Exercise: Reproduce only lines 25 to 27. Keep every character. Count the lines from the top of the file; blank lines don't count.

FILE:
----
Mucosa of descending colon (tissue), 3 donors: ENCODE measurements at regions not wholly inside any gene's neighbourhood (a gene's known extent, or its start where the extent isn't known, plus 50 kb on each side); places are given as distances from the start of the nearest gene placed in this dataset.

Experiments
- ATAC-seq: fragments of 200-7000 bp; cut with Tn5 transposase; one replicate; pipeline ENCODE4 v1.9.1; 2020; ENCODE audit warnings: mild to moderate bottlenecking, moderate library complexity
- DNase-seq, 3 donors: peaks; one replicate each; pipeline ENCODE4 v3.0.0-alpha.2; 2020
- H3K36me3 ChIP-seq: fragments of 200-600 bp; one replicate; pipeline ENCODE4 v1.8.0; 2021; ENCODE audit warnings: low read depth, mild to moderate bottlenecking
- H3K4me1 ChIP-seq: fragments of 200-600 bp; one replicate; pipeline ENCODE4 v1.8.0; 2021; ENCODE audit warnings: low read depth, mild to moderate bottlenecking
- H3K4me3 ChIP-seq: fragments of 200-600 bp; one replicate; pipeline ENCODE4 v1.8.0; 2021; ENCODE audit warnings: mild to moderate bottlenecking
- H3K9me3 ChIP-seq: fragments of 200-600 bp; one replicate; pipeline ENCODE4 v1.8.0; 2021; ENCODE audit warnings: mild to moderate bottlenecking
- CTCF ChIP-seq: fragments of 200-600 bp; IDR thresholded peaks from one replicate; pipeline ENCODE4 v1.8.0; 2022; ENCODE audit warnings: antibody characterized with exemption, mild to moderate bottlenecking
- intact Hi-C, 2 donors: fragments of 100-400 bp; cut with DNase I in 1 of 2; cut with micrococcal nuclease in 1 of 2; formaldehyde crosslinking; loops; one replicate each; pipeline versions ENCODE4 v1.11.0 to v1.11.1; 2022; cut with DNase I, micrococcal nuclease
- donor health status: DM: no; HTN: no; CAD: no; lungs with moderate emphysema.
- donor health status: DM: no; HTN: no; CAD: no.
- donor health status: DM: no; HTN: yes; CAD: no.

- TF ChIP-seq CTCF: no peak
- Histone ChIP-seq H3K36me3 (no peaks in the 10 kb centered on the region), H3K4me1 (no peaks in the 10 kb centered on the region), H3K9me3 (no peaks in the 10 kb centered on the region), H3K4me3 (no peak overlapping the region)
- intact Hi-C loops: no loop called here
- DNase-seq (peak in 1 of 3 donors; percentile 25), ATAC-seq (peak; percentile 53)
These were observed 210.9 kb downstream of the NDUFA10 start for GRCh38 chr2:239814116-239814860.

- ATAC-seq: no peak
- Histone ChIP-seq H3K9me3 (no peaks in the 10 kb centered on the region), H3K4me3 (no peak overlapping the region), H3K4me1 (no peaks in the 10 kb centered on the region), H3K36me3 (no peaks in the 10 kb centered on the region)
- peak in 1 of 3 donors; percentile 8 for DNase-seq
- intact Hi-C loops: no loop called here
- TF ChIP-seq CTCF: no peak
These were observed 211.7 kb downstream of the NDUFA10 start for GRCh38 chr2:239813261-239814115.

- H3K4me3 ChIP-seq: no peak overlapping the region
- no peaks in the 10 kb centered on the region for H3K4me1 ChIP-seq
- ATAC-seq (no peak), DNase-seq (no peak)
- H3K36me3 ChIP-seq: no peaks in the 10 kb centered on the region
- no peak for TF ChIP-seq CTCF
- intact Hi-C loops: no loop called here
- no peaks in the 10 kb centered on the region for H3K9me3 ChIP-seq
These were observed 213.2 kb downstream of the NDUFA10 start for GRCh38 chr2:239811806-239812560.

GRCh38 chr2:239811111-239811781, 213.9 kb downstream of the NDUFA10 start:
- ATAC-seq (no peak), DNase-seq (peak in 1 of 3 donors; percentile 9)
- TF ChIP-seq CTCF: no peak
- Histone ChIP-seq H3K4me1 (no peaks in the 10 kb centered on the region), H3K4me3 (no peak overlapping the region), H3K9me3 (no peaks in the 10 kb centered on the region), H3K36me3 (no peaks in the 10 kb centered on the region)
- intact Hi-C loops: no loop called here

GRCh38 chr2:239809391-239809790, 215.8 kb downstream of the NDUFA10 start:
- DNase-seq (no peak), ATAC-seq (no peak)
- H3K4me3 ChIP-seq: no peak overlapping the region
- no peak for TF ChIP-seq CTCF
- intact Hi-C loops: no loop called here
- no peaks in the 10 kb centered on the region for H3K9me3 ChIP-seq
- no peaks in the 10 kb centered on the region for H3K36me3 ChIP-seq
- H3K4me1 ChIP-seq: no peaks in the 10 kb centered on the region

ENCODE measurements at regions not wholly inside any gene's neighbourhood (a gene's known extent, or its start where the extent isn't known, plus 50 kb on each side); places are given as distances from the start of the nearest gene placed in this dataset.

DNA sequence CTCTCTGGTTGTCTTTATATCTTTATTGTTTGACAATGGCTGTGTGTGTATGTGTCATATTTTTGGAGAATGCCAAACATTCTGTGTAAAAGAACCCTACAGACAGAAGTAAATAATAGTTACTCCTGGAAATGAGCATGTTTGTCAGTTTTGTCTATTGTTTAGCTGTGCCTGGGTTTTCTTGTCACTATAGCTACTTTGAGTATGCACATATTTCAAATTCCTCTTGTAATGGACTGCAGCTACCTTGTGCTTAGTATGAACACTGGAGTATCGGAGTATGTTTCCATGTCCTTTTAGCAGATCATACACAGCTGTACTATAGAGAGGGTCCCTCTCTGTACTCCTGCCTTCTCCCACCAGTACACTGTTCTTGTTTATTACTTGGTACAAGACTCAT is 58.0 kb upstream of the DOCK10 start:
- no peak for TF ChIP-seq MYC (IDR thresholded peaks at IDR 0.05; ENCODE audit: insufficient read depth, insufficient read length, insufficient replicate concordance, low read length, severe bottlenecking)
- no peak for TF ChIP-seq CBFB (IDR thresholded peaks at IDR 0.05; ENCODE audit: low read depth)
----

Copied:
- H3K4me3 ChIP-seq: no peak overlapping the region
- no peaks in the 10 kb centered on the region for H3K4me1 ChIP-seq
- ATAC-seq (no peak), DNase-seq (no peak)